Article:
There is an important participant missing in existing models of translation: the translating institutions (corporations, churches, governments, newspapers) which directly or indirectly use the services of translators. In my view, the goals of a translating institution are what determines the general approach taken in the translations it produces: whether they are relatively literal or free, whether the language is conventional or innovative, whether metaphors are eliminated or retained, and so forth.
Here is an example. In Freud and Man's Soul, Bruno Bettelheim (1984, p. 53 ff.) claims that the English translators of Freud were wrong to substitute Greco-Latin words for Freud's everyday German. Why, he asks, is "das Es" rendered as "the Id" rather than "the It"? Why not the same approach as in the French translation ("le Ça")? According to Bettelheim, the reason is that in the English-speaking world, the psychoanalytic associations under whose aegis the translations were done wanted to create a science of psychoanalysis, so they needed to eliminate the humanist style and substitute a scientific one.
Assuming for the sake of argument that Bettelheim's understanding of Freud as a humanist is correct, the important thing to see here is that the non-equivalence was deliberate: no change in level of language was necessary in order to adapt the text to the target culture. The change was determined by the goal of the translating institution. Indeed there is a problem with Bettelheim's calling this a mistranslation, when what he is really objecting to is the goal of the institution. Given that goal, the approach the translators used was the right one. To speak of mistranslation in such cases suggests that there exists a "correct" way of translating which can be determined just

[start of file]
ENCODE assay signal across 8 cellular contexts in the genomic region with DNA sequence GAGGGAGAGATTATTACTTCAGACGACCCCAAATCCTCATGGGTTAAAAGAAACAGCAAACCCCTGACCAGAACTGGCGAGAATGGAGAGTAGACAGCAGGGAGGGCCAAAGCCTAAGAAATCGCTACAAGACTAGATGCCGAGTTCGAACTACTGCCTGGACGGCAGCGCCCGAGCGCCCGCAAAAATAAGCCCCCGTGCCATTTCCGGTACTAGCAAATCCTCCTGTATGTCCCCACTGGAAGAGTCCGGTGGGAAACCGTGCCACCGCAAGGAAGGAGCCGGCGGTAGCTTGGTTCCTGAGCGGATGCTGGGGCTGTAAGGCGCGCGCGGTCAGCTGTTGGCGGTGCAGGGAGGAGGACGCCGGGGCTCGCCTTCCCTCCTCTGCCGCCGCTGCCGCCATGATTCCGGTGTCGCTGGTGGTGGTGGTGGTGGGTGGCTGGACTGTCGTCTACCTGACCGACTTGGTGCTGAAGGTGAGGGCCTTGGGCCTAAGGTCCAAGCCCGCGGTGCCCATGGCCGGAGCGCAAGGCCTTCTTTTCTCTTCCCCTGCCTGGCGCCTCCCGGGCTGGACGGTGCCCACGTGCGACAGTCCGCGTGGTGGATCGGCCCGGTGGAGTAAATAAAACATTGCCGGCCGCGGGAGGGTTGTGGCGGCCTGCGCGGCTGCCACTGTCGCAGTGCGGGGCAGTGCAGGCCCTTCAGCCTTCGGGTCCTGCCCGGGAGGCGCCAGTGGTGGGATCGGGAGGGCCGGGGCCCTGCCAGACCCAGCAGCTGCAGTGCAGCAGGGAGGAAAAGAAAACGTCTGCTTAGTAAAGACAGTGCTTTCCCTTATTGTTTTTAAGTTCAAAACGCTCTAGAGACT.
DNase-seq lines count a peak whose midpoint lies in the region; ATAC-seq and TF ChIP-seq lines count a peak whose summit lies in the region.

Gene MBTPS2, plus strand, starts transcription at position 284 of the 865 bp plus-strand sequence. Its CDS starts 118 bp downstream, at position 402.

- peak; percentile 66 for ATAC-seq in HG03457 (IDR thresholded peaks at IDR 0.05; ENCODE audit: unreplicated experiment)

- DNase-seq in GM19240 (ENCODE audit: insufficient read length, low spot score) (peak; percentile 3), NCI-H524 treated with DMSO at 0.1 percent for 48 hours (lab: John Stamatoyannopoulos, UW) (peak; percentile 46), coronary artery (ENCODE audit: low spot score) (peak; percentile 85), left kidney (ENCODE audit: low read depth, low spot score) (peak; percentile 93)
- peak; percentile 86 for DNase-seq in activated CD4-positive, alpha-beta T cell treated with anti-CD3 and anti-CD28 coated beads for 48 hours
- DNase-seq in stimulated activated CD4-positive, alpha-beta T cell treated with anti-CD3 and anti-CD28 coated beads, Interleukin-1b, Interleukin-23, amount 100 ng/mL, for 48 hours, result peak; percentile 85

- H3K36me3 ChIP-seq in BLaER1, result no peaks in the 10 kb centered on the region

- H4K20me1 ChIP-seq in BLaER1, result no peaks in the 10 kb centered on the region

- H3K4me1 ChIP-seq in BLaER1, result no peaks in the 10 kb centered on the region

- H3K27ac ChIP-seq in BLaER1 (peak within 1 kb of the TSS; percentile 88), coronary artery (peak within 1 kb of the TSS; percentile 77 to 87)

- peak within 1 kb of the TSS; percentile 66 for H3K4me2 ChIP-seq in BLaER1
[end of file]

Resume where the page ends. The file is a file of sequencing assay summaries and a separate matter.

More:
by looking at the wording and purpose of the source-text, and constraints imposed by the target culture. (Translation criticism might benefit from a limitation on the term "mistranslation", restricting it to mechanical reading and writing errors, and errors arising from the translator's lack of language knowledge, referential knowledge and cultural knowledge.)
The institutional factor in translation is to be distinguished from two factors commonly mentioned in translation studies: the "customer" factor and the "cultural" factor. Mistranslation (as just defined) can arise from a customer's action, for example when the customer sets too short a deadline or fails to provide documentation. But the customer does not determine the approach to translation. Customers may well ask for literal renderings, but whether or not literal renderings get produced will depend on whether the institution's doctrine of translation allows for this approach.
The cultural factor in translation is a set of background conditions whereas as the institution is an actor in the translation process. Furthermore, the institution does not act on behalf of an entire culture; radier it serves specific groups by producing translations that address specific readerships. The translation method dictated by its goals may actually hinder understanding for other readers, as in the Freud case.
Note, incidentally, that the translating institution is not necessarily located within the target culture. It can be a bi- or multi-lingual institution, or it can be associated with a third culture (e.g. the American Bible Society, which translates Ancient Greek into the languages of Third World countries), or with the source culture (e.g. French-to-English translation by the Québec Government as opposed to the federal or Ontario government).
Returning to the main argument, many readers will perhaps agree that translation of Freud or the Bible is institutionally determined. But what about the translation of a memo on acid rain? What happens when a public ...